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Marine suffers wrongful death in California scuba dive?

When California residents engage in recreational activities, they rarely expect that a carefree moment could turn into a fatal tragedy. Unfortunately, though, that is just what happened to one 26-year-old Marine who was taking part in a recent scuba diving expedition. The outing, which was likely meant to be a pleasant diversion, took a turn for the tragic and left the woman dead after an apparent equipment malfunction. Such a fatal recreational accident could cause family members who have unexpectedly lost a loved one to consider whether they should pursue a wrongful death lawsuit.

Reports indicate that the Marine who lost her life was an avid athlete who enjoyed the outdoors and was also a dedicated soldier. Her unexpected death has left many of her friends, colleagues and relatives confused as to how such a tragedy could occur. Initial reports indicated that the woman was diving with several other people on a sunken destroyer ship.

The group who was involved in the dive included the Marine along with a dive instructor and three fellow diving students. According to at least one account, trouble struck in the form of a mechanical failure when the woman's buoyancy system stopped working properly. The dive master reported that he did his best to save the woman by grabbing onto her and trying to use his buoyancy compensator to keep them both afloat. Unfortunately, this effort failed and the two went speeding in different directions; he toward the surface and she deeper into the water.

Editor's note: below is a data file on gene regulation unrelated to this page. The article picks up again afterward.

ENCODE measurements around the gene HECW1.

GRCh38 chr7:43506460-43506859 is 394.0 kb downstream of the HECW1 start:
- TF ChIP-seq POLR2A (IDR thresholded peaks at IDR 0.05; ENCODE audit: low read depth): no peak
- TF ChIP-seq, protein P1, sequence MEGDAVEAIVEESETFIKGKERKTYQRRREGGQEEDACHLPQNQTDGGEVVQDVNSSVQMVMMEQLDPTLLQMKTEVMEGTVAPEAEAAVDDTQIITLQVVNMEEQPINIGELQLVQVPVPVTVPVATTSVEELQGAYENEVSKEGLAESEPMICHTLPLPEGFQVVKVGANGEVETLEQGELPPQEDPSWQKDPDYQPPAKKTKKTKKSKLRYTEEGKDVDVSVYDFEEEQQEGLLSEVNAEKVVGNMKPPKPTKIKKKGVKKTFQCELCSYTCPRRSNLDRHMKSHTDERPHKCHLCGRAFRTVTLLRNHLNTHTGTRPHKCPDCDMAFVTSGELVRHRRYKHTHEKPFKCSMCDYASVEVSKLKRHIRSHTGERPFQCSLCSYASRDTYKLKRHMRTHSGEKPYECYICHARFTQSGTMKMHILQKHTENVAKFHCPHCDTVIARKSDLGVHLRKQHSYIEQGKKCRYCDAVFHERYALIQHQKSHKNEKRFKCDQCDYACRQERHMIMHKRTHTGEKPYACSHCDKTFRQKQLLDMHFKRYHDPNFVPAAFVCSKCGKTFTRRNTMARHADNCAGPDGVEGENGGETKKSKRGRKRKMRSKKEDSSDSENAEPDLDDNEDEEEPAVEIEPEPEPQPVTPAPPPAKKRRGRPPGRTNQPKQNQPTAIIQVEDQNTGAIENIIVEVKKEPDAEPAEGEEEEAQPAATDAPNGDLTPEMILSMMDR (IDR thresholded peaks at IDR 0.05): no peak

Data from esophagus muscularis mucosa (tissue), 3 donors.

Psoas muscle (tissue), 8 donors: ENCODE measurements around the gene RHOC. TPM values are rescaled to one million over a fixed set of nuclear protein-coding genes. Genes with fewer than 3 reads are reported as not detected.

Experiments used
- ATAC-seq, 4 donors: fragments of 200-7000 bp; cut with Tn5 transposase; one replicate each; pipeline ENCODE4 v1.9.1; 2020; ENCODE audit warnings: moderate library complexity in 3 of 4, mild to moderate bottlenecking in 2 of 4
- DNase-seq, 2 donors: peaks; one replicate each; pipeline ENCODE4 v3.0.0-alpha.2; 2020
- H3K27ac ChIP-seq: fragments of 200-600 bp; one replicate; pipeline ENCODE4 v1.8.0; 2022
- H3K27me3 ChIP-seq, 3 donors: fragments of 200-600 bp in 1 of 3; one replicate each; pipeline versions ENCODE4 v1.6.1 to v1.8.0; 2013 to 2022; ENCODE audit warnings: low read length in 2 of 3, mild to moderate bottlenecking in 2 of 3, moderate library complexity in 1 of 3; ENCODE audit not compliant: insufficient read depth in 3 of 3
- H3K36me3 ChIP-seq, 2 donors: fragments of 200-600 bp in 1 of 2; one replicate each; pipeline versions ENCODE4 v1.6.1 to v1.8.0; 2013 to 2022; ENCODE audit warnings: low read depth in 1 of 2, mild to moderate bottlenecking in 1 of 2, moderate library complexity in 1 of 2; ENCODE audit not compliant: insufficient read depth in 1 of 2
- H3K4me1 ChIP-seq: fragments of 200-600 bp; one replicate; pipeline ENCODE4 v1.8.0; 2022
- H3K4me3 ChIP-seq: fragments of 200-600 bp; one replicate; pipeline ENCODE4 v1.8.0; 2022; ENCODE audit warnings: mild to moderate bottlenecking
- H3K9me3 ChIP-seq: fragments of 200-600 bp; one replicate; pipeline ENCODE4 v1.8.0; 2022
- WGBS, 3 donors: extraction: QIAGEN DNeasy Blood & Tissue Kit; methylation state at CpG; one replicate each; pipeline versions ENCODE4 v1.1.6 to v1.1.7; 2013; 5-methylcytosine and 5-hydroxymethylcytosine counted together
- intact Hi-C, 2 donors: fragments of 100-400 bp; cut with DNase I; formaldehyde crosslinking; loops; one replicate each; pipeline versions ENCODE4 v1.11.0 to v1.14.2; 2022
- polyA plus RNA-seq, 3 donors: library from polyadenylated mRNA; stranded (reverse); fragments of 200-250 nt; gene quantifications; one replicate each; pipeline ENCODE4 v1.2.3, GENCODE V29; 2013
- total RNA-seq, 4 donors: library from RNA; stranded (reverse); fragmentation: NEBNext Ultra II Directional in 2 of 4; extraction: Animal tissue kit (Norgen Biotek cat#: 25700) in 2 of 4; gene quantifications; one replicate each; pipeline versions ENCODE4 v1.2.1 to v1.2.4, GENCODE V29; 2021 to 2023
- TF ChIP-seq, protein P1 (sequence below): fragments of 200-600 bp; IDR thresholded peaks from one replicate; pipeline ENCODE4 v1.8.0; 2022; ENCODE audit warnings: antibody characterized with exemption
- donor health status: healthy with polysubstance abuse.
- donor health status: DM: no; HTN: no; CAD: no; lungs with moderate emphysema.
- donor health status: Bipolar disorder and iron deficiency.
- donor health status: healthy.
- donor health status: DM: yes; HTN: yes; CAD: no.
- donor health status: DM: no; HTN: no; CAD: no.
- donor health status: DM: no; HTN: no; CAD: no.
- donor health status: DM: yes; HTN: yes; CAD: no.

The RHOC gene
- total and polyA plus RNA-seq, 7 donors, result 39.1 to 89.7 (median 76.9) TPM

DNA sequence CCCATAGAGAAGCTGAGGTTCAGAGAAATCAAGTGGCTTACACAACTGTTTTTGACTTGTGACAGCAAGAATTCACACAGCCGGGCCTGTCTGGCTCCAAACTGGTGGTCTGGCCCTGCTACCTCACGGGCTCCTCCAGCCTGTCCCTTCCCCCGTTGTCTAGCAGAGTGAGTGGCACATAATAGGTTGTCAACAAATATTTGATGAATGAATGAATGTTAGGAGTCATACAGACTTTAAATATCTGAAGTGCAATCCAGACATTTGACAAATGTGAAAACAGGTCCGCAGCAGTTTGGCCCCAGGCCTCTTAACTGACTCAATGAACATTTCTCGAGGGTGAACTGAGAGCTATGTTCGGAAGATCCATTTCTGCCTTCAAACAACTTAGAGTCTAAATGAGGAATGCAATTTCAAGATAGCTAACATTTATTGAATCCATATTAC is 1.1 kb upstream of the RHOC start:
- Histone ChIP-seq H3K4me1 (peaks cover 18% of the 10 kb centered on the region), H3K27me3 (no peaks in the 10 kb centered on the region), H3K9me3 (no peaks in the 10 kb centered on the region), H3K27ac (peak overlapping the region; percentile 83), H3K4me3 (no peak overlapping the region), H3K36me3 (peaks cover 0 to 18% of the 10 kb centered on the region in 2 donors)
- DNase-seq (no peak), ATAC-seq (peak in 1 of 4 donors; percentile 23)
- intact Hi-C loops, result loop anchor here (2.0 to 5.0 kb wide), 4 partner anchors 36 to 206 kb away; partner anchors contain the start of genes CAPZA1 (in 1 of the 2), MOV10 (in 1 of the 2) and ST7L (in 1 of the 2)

This California diving accident has left a family to mourn the unexpected loss of a loved one who seemingly had a bright future ahead of her. In such cases, some families may choose to file a wrongful death lawsuit in order to gain the answers they need to what exactly happened. If negligence is established, a successful litigation can also provide them the opportunity to gain financial restitution to help cover funeral or other expenses related to the death of their loved one.

Source: UT San Diego, "Diver who drowned was a real G.I. Jane," Kristina Davis, Dec. 9, 2012

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